The future of the Supreme Court, the fate of the Affordable Care Act, free trade, higher education and U.S. foreign policy. This election is no laughing matter — unless you work for “The Daily Show with Trevor Noah.”
In a conference call to college reporters, Hasan Minhaj and Roy Wood Jr., correspondents for the satirical news show, dished on what it’s been like trying to make light of what has been by many standards a divisive and rhetorically brutal election season.
“Comedy is helpful … to help people keep their sanity through all of this,” Wood said. “It reminds you that you’re not alone in feeling a certain way.”
Minhaj and Wood discussed everything from millennial voter turnout to third parties, as well as how they find jokes in dark stories and the perspective they to the news bring as minorities.
“I think the two-party system is a very narrow-minded way to conduct elections. I don’t necessarily buy into the notion that (third parties) throw elections. I do think they bring attention to issues that other parties don’t pay attention to.” — Roy Wood Jr., correspondent for “The Daily Show with Trevor Noah.”
“Speaking on my perspective as an immigrant … this democracy thing — do not take it for granted,” Minhaj said. “We are very lucky. It is a flawed system, but it’s the best system we have to bring about change in the world.”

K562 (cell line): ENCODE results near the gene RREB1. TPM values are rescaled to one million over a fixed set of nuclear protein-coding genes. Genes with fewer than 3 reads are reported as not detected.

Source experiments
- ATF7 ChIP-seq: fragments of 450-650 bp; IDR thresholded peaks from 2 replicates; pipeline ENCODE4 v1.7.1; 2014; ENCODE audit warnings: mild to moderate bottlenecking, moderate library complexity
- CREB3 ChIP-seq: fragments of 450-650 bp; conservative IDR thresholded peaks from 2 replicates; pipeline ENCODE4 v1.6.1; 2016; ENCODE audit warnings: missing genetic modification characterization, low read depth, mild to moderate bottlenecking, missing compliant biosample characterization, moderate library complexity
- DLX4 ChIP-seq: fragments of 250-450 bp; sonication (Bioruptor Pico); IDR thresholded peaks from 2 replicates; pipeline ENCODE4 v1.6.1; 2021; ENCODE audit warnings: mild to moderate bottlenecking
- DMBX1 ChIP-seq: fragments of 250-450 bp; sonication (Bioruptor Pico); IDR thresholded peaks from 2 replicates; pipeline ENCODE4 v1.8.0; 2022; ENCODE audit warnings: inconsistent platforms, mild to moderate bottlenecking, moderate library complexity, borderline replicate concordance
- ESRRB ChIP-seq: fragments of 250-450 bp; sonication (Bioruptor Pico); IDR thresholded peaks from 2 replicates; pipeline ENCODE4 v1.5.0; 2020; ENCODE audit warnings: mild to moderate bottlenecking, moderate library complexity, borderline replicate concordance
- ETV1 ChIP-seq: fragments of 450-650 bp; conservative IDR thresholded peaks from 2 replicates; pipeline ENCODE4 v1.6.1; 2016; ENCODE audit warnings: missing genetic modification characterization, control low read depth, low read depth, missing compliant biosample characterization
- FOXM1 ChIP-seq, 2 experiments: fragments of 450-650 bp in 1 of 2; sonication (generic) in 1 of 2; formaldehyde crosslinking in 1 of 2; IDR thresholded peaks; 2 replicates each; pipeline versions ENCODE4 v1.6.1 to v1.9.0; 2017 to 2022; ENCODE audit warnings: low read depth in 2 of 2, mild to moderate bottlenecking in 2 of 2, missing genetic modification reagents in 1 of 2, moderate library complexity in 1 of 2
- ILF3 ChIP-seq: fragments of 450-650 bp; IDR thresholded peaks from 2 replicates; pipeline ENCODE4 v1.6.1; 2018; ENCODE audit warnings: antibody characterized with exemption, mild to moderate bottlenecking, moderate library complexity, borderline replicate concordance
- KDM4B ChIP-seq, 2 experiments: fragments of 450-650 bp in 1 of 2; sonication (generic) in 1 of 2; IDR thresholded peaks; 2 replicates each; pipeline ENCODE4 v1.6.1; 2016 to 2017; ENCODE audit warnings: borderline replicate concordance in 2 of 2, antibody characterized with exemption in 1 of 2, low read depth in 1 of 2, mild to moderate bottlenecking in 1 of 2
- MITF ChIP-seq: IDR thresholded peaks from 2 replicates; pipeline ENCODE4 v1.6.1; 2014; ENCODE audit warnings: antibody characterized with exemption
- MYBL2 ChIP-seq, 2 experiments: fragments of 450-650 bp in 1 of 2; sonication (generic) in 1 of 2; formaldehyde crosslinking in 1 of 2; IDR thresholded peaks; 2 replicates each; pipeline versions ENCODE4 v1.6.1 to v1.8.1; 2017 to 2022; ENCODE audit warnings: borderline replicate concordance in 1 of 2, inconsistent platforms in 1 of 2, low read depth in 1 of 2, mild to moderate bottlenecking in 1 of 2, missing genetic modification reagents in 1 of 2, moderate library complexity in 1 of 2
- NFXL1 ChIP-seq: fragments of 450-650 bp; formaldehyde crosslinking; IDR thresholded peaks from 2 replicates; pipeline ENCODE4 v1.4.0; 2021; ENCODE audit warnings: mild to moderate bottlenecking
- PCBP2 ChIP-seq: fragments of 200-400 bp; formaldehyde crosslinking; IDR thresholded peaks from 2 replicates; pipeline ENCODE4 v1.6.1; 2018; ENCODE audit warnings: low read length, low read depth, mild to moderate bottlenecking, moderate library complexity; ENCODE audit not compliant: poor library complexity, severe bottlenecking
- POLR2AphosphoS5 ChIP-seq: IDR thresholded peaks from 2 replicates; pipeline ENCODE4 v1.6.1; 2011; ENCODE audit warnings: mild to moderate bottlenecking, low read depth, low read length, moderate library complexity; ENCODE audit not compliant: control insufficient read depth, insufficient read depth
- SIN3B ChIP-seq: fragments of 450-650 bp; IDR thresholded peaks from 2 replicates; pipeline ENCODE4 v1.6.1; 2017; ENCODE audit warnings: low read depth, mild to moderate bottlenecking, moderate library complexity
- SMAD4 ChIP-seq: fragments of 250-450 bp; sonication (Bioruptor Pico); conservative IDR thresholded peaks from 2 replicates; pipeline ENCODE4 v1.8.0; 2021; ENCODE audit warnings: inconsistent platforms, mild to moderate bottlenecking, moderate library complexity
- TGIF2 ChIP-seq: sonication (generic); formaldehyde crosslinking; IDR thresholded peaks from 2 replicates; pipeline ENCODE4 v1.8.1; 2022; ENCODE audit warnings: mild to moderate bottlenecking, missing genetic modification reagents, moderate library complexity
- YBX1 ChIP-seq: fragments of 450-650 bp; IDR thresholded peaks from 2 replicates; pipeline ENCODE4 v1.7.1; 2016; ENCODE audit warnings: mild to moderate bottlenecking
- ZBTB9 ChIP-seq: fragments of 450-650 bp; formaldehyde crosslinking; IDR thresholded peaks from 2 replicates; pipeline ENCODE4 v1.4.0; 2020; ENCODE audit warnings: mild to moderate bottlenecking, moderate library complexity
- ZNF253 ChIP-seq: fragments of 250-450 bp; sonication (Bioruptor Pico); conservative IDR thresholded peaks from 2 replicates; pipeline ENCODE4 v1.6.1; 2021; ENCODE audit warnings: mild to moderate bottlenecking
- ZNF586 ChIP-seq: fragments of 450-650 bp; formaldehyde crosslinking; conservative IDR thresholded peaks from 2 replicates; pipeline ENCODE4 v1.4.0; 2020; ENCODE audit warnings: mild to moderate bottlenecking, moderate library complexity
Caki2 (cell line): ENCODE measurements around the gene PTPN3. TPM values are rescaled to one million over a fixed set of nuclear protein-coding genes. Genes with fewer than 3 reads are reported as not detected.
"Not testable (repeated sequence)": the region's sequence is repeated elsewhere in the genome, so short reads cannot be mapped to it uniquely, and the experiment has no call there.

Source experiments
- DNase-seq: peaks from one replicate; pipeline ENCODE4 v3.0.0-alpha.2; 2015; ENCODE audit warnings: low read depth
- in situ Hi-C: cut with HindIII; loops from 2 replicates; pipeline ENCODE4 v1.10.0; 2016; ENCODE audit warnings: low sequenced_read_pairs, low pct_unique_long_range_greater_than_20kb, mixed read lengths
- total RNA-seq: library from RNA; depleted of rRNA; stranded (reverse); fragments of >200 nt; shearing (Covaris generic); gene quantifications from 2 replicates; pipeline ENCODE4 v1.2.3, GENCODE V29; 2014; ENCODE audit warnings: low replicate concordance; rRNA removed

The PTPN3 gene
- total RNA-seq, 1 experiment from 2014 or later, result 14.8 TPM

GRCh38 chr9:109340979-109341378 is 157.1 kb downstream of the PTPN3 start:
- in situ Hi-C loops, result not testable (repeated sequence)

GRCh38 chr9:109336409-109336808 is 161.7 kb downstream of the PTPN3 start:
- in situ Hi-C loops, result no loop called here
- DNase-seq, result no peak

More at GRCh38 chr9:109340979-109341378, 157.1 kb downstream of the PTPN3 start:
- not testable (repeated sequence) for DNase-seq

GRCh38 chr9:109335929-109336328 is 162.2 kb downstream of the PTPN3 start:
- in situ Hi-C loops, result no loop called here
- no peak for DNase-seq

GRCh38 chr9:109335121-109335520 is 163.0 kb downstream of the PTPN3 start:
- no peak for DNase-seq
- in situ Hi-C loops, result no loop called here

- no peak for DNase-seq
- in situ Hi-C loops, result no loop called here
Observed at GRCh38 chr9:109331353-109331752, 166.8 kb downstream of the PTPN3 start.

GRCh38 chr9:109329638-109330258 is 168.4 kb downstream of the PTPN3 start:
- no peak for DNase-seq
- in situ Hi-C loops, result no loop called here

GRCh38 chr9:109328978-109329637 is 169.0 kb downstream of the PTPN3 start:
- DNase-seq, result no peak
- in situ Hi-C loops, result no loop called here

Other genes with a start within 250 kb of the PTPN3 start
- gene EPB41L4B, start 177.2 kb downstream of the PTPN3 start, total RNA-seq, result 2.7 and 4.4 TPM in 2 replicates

Minhaj went on to call America’s ability to change and respond to its citizens “pretty dope.”
Wood spent some of his time speaking on the high esteem he held for third parties.
“I think the two-party system is a very narrow-minded way to conduct elections,” he said. “I don’t necessarily buy into the notion that (third parties) throw elections. I do think they bring attention to issues that other parties don’t pay attention to.”
Wood went on to credit Sen. Bernie Sanders, an independent from Vermont who ran for the Democratic presidential nomination, for pushing Democratic nominee Hillary Clinton’s platform to the left on issues like the cost of higher education.
“I do think (third parties) should be included in the debates,” Wood said. “I feel bad they don’t have a seat on the table.”
Zach Horn, a third-year in environment, economy development and sustainability, said he keeps up with political news regularly, but still gets a good amount of his news from “The Daily Show.”
“It offers me an outlet to see some of the news I might miss,” he said. “And then I can … look up The New York Times and Washington Post articles they’ve referenced.”
Horn also said he thought voters would be better served by watching “The Daily Show.”
“It’s a good way to draw people into what’s happening,” he said. “I think it would get more people interested in politics in general.”
Wood also made a point to tell voters that the current state of American politics might not necessarily end on Tuesday.
“(Republican presidential nominee) Donald Trump has awakened a lot of people in this country who haven’t been heard in a long time,” he said. “They’re going to be interested in political representation. 2018 will probably hold as much weight (as 2020).”
Minhaj and Wood are set to continue their political coverage when “The Daily Show” hosts its live Election Day special, airing from 11 p.m. to midnight on Comedy Central.